Crumbs from the Table of Joy Scheme of Work - IGCSE Literature
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Crumbs from the Table of Joy Scheme of Work - IGCSE Literature

(4)
This is a fully resourced Scheme of Work for Crumbs from the Table of Joy. This has been produced as a ready to teach resource. I am charging for it as it has taken many hours to produce, as there is currently no other Crumbs resources available on the internet. The scheme is designed to run for roughly 55 lessons when considering extra time for reading and annotating lessons. It includes a few exam style questions, and a model answer. The exam style questions are all extract based, as I want to see Cambridge’s question focuses for the whole text before writing these. The lessons cover context, character motivation, analysis of motivations of author and character, and much more. There are also a few extra lessons constantly being added, including one on Langston Hughes’s “Luck” which appears at the start of the play. If you have anything else you think I should add to the scheme please get in touch and I will add a lesson on it.
The Planners Boey Kim Cheng Lesson Plan/ Game Cambridge IGCSE Literature
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The Planners Boey Kim Cheng Lesson Plan/ Game Cambridge IGCSE Literature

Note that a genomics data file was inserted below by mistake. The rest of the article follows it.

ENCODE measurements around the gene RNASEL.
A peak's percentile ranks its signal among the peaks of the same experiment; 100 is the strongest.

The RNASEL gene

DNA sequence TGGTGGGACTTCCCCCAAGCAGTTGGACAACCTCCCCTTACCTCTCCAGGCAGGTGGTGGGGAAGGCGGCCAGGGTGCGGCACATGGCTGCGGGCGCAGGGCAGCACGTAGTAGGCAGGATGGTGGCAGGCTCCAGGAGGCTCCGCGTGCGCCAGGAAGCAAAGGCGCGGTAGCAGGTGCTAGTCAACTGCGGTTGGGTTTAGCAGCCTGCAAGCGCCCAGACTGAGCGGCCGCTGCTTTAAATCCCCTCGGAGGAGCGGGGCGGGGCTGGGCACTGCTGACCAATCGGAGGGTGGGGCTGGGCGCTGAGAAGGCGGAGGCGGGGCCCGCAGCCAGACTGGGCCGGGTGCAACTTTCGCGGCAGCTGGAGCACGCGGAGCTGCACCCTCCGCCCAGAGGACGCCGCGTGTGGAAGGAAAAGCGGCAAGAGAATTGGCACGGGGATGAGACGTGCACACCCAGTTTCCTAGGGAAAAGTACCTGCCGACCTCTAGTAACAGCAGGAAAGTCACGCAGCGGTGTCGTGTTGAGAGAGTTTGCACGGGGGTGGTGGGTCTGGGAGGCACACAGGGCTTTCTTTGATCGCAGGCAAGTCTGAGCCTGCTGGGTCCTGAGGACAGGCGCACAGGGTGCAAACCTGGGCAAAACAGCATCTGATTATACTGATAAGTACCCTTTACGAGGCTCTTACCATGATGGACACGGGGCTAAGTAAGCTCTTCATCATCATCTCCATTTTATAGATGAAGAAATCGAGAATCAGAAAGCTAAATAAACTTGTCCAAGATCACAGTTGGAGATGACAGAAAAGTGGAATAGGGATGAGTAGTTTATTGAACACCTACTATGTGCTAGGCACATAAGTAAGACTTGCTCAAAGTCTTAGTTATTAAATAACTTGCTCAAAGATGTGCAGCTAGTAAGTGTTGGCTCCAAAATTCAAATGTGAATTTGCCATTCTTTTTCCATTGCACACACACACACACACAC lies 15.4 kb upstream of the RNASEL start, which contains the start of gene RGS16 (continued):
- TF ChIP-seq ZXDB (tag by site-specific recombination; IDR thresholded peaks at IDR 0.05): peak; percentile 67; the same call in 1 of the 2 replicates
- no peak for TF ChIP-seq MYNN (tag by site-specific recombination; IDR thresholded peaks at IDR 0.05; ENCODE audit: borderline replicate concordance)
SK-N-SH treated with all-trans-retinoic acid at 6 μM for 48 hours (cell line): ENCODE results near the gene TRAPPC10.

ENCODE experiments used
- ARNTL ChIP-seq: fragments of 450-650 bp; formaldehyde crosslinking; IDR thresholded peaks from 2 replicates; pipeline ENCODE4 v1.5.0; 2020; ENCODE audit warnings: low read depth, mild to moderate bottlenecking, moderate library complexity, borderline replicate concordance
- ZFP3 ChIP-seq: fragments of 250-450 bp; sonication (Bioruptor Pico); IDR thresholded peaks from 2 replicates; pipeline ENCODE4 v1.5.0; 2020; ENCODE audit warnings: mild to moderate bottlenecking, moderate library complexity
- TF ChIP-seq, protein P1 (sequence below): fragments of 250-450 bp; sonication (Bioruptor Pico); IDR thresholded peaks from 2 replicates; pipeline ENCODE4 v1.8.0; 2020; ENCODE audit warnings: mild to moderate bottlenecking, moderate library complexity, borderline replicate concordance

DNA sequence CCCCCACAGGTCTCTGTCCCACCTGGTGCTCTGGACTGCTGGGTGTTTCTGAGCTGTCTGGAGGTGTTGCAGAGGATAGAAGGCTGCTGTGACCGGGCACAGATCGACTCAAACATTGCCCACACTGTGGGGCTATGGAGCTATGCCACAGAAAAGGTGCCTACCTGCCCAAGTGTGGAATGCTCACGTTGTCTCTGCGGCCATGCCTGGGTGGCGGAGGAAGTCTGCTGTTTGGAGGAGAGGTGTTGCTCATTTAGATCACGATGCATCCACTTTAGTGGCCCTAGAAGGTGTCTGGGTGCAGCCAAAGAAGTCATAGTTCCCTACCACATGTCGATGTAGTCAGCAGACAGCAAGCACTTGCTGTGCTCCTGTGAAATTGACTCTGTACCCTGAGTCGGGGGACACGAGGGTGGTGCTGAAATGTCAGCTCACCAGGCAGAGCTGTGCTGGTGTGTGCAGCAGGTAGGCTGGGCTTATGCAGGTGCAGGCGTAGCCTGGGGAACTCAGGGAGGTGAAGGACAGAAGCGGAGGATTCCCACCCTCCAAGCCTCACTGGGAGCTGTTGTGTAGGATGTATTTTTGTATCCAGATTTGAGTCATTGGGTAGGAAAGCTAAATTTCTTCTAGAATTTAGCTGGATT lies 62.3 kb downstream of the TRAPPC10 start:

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This is an engaging introduction lesson to the themes of Boey Kim Cheng’s The Planners. It supports students to understand the ideology behind the decisions made by leaders when creating a city. It is in essence a city builder board game that I have created to teach students about the poem. Slight disclaimer: this is not an all singing all dancing analysis of the poem (that is all available), but rather a very fun way for students to learn the poem; it is well suited to a last day of term or Friday lesson with year 10’s. I have also now added a series of discussion questions for after, which allow students to compare their ideological positions with the decisions they made. If you don’t like the resource or think it’s missing something get in touch, and I’ll add even more. This was a lot of fun to make, and even more fun to teach.